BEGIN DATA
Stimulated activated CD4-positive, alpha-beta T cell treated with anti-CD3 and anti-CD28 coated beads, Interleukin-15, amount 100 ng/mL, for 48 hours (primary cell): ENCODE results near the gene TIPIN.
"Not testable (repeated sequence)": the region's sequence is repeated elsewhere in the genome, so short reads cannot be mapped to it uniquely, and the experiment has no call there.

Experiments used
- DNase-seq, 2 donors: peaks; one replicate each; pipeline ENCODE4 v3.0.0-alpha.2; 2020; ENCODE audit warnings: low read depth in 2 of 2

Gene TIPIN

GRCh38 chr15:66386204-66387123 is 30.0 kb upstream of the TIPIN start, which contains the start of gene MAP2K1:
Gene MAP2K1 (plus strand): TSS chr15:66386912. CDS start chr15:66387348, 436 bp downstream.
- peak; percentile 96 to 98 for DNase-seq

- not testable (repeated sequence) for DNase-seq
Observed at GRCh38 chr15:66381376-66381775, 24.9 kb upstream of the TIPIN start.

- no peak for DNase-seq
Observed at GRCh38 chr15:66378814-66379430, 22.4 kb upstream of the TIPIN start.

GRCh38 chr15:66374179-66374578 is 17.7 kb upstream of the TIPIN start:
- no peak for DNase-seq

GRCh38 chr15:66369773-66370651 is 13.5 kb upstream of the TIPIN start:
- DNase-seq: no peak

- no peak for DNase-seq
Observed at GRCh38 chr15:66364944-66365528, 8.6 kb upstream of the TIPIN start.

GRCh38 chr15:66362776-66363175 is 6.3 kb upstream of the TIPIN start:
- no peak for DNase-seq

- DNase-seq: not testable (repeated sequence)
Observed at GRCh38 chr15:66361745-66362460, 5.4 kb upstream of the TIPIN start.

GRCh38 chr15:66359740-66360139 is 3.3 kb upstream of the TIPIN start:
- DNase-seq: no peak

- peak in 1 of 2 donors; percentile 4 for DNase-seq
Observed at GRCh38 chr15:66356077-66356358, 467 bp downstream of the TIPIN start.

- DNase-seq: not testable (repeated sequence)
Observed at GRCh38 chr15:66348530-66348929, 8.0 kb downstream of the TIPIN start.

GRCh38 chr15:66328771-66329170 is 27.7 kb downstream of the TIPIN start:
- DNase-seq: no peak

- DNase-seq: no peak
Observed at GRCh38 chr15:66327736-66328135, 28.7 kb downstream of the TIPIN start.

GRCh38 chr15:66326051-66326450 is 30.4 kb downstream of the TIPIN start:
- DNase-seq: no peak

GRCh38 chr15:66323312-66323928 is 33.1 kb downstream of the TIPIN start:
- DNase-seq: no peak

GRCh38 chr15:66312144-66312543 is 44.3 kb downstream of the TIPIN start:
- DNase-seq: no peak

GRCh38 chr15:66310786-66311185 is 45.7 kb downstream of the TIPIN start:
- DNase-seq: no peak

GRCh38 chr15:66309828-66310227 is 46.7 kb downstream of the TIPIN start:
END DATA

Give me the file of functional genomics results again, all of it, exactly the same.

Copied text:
Stimulated activated CD4-positive, alpha-beta T cell treated with anti-CD3 and anti-CD28 coated beads, Interleukin-15, amount 100 ng/mL, for 48 hours (primary cell): ENCODE results near the gene TIPIN.
"Not testable (repeated sequence)": the region's sequence is repeated elsewhere in the genome, so short reads cannot be mapped to it uniquely, and the experiment has no call there.

Experiments used
- DNase-seq, 2 donors: peaks; one replicate each; pipeline ENCODE4 v3.0.0-alpha.2; 2020; ENCODE audit warnings: low read depth in 2 of 2

Gene TIPIN

GRCh38 chr15:66386204-66387123 is 30.0 kb upstream of the TIPIN start, which contains the start of gene MAP2K1:
Gene MAP2K1 (plus strand): TSS chr15:66386912. CDS start chr15:66387348, 436 bp downstream.
- peak; percentile 96 to 98 for DNase-seq

- not testable (repeated sequence) for DNase-seq
Observed at GRCh38 chr15:66381376-66381775, 24.9 kb upstream of the TIPIN start.

- no peak for DNase-seq
Observed at GRCh38 chr15:66378814-66379430, 22.4 kb upstream of the TIPIN start.

GRCh38 chr15:66374179-66374578 is 17.7 kb upstream of the TIPIN start:
- no peak for DNase-seq

GRCh38 chr15:66369773-66370651 is 13.5 kb upstream of the TIPIN start:
- DNase-seq: no peak

- no peak for DNase-seq
Observed at GRCh38 chr15:66364944-66365528, 8.6 kb upstream of the TIPIN start.

GRCh38 chr15:66362776-66363175 is 6.3 kb upstream of the TIPIN start:
- no peak for DNase-seq

- DNase-seq: not testable (repeated sequence)
Observed at GRCh38 chr15:66361745-66362460, 5.4 kb upstream of the TIPIN start.

GRCh38 chr15:66359740-66360139 is 3.3 kb upstream of the TIPIN start:
- DNase-seq: no peak

- peak in 1 of 2 donors; percentile 4 for DNase-seq
Observed at GRCh38 chr15:66356077-66356358, 467 bp downstream of the TIPIN start.

- DNase-seq: not testable (repeated sequence)
Observed at GRCh38 chr15:66348530-66348929, 8.0 kb downstream of the TIPIN start.

GRCh38 chr15:66328771-66329170 is 27.7 kb downstream of the TIPIN start:
- DNase-seq: no peak

- DNase-seq: no peak
Observed at GRCh38 chr15:66327736-66328135, 28.7 kb downstream of the TIPIN start.

GRCh38 chr15:66326051-66326450 is 30.4 kb downstream of the TIPIN start:
- DNase-seq: no peak

GRCh38 chr15:66323312-66323928 is 33.1 kb downstream of the TIPIN start:
- DNase-seq: no peak

GRCh38 chr15:66312144-66312543 is 44.3 kb downstream of the TIPIN start:
- DNase-seq: no peak

GRCh38 chr15:66310786-66311185 is 45.7 kb downstream of the TIPIN start:
- DNase-seq: no peak

GRCh38 chr15:66309828-66310227 is 46.7 kb downstream of the TIPIN start: